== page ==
One can often overlook unmarked categories. Whiteness forms an unmarked category not commonly visible to the powerful, as they often fall within this category. The unmarked category becomes the norm, with the other categories relegated to deviant status. Social groups can apply this view of power to race, gender, and disability without modification: the able body is the neutral body; the man is the normal status.

Representation/Counterpower

Gilles Deleuze, a French theorist, compared voting for political representation with being taken hostage. A representational government assumes that people can be divided into categories with distinct shared interests. The representative is regarded as embodying the interests of the group. Many social movements have been successful in gaining access to governments: the working class, women, young people and ethnic minorities are part of the government in many nation-states. However, there is no government where the government represents the population along the characteristics of the categories.

The problem of finding suitable representatives relates to an individual’s membership of different categories at the same time. The only truly representative government for a population is the population itself. These ideas have become popular in social movements for global justice. The logic of government open to all underpins the social forums (such as the World Social Forum) that have developed in contradistinction to the forums of the powerful. These alternative forms are sometimes called counter-power.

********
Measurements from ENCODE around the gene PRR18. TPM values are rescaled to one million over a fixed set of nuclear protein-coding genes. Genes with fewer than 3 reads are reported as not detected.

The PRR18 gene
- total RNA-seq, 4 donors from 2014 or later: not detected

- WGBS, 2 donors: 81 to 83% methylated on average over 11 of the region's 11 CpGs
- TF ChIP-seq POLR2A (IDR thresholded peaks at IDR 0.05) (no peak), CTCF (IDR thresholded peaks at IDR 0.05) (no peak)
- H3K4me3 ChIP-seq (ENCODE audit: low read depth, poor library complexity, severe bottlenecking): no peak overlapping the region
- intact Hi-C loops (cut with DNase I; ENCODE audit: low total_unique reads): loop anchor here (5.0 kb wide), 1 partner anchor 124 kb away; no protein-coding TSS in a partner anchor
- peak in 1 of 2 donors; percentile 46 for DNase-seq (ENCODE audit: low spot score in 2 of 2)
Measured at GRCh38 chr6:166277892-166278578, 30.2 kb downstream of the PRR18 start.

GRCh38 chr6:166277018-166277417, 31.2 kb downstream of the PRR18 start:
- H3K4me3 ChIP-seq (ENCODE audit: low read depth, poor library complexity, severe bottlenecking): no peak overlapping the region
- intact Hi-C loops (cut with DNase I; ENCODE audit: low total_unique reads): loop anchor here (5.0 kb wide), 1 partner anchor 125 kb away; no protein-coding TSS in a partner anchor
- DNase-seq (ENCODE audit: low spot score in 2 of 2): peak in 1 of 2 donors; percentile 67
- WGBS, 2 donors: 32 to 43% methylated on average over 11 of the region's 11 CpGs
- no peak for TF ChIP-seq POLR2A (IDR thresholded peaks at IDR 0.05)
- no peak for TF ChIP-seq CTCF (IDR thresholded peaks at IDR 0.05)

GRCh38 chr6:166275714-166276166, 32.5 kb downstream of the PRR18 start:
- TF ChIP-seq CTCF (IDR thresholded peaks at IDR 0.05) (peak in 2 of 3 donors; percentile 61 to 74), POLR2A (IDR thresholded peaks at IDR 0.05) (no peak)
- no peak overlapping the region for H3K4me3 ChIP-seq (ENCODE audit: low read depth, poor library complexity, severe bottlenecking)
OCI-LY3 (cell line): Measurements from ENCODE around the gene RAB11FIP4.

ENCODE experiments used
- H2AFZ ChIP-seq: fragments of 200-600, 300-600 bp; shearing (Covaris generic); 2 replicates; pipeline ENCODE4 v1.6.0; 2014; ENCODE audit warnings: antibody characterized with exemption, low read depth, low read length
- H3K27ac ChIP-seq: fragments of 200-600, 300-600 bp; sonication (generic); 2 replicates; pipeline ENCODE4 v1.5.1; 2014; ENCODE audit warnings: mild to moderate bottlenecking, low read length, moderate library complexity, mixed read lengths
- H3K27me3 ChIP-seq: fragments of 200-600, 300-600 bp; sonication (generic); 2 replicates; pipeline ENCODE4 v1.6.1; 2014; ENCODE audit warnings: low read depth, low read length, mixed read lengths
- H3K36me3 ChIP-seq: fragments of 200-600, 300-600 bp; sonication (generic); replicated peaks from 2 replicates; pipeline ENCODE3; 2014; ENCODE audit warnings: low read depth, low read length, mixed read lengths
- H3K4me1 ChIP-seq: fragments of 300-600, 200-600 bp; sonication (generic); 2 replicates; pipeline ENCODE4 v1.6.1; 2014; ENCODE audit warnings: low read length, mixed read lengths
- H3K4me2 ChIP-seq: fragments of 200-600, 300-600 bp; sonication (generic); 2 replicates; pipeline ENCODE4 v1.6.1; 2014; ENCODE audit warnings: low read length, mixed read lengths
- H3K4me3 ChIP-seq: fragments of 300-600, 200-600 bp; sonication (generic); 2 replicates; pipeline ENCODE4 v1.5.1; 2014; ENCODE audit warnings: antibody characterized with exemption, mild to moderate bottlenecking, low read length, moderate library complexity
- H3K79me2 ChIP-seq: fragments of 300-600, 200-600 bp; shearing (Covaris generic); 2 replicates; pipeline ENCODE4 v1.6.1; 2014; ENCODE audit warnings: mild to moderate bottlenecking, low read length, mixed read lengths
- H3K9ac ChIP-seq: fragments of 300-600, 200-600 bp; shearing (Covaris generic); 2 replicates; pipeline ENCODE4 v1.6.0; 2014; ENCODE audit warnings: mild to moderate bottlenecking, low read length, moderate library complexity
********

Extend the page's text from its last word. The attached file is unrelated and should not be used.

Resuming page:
Participation/Liberation

This view appears in many projects of social change, but its founder Paulo Freire is largely unknown. Freire assumes that people carry archives of knowledge within them. In particular he rejects the idea that people remain ignorant unless they have learned to communicate using the culture of the powerful. The person is seen as part of a culture circle with its own view of reality, based on the circumstances of everyday living.

Dialogue can bring about social change. Such dialogue directly opposes the monologue of the culture of the powerful. Dialogue expands the understanding of the world rather than teaching a correct understanding. The process of social change starts with action, on which the group then reflects. Commonly, more action of some kind then results…

See also: